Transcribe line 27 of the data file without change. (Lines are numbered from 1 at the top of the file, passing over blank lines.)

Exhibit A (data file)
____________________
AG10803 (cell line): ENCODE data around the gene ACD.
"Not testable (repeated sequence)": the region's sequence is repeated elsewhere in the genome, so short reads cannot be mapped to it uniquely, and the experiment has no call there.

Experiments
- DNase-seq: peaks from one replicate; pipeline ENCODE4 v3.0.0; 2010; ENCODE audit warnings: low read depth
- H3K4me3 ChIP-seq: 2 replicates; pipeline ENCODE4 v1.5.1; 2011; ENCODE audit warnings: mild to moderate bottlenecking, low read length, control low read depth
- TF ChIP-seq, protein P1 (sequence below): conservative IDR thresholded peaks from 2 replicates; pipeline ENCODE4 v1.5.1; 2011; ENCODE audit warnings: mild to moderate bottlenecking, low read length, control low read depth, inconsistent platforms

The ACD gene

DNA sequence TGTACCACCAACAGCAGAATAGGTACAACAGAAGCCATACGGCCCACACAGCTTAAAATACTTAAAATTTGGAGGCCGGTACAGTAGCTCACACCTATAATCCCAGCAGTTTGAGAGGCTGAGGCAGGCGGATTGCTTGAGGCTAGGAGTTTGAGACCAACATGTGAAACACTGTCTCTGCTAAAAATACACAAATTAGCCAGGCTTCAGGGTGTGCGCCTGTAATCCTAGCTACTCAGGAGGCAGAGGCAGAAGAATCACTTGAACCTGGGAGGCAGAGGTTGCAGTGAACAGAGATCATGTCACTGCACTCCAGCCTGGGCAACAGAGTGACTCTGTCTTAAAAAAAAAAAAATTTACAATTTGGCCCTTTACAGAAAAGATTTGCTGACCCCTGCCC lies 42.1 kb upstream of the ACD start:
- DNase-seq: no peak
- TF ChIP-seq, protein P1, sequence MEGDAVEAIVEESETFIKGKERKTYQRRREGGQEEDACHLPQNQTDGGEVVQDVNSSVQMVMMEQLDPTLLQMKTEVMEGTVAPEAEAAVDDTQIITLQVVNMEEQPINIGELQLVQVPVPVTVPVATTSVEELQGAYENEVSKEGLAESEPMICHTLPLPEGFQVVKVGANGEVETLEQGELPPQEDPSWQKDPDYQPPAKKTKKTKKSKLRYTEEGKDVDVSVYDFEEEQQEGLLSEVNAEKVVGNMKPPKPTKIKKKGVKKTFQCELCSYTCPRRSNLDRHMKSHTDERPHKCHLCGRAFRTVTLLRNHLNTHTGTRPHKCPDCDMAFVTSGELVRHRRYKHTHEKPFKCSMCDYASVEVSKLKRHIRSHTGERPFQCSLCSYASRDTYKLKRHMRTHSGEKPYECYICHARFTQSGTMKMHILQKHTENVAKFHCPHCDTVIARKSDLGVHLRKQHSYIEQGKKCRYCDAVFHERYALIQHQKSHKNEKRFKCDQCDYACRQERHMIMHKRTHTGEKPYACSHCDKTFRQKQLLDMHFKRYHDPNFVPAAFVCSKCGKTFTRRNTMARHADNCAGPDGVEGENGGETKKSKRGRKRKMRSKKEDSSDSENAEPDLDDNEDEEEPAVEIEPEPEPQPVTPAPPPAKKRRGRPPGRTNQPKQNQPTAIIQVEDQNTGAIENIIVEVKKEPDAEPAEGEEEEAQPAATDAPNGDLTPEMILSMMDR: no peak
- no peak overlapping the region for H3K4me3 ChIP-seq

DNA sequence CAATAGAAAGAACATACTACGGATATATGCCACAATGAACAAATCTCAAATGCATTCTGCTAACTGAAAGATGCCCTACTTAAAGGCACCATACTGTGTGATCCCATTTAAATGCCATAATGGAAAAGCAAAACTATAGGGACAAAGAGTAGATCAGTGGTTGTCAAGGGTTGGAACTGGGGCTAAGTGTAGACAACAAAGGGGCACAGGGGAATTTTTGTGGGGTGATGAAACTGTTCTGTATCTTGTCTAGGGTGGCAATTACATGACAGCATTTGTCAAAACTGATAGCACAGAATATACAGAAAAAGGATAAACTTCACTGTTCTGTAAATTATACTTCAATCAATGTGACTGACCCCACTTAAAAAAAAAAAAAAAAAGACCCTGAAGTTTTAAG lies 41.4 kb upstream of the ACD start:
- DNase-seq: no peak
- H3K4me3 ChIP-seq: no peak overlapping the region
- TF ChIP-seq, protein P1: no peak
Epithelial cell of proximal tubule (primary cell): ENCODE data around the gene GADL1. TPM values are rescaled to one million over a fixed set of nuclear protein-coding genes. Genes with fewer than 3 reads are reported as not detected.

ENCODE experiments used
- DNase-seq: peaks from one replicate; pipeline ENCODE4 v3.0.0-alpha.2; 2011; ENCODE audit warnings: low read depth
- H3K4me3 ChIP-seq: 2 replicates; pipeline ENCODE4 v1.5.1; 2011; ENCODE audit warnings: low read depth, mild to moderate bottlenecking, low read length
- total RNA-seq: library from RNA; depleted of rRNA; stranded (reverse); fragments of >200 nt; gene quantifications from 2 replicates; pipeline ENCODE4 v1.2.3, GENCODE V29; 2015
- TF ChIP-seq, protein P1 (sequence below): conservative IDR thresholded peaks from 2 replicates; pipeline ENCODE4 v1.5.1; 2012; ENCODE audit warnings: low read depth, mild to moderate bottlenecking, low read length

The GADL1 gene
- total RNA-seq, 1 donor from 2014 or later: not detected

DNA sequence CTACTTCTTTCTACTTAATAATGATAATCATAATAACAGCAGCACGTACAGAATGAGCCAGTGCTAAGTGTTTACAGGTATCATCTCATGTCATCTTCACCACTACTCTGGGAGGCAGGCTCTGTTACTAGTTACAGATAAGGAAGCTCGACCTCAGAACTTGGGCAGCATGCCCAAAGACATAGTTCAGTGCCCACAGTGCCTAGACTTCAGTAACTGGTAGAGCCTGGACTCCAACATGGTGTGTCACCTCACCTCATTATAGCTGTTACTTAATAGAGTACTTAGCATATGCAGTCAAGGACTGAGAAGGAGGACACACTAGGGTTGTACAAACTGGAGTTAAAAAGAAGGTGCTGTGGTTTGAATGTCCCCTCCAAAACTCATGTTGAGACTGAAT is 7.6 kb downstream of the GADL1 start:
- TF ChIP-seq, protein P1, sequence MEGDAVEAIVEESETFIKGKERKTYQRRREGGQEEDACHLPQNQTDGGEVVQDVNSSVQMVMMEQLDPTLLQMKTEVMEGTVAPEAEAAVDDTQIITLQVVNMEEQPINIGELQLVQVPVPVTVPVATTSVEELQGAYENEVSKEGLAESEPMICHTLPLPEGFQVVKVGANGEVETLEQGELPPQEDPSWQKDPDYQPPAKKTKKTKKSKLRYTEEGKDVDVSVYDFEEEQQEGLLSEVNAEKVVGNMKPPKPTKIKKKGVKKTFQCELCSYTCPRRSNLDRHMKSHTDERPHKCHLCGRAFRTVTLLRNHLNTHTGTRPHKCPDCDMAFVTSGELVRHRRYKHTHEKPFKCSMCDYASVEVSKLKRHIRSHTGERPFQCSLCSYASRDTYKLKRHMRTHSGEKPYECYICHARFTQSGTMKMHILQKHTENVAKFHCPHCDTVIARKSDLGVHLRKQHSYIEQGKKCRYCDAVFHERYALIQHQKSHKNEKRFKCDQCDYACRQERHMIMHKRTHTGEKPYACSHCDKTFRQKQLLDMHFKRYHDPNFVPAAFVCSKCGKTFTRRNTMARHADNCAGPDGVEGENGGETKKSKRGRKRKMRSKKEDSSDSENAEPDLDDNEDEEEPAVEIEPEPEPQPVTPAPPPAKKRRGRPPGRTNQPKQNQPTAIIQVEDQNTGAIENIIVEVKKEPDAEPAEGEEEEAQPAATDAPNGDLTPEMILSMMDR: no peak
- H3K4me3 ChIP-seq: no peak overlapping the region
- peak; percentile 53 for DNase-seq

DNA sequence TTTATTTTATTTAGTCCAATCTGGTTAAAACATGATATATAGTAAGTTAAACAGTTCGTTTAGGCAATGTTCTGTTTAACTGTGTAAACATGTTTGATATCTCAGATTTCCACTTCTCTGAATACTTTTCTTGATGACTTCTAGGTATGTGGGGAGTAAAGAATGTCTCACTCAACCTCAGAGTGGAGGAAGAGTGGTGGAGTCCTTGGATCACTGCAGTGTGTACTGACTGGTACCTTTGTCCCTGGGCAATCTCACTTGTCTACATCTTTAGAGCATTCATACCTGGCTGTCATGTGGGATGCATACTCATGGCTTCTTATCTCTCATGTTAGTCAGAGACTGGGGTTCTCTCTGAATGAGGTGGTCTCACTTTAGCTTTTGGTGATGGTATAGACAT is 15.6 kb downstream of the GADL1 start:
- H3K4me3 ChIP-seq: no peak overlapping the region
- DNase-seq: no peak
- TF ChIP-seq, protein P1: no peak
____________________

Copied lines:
- peak; percentile 53 for DNase-seq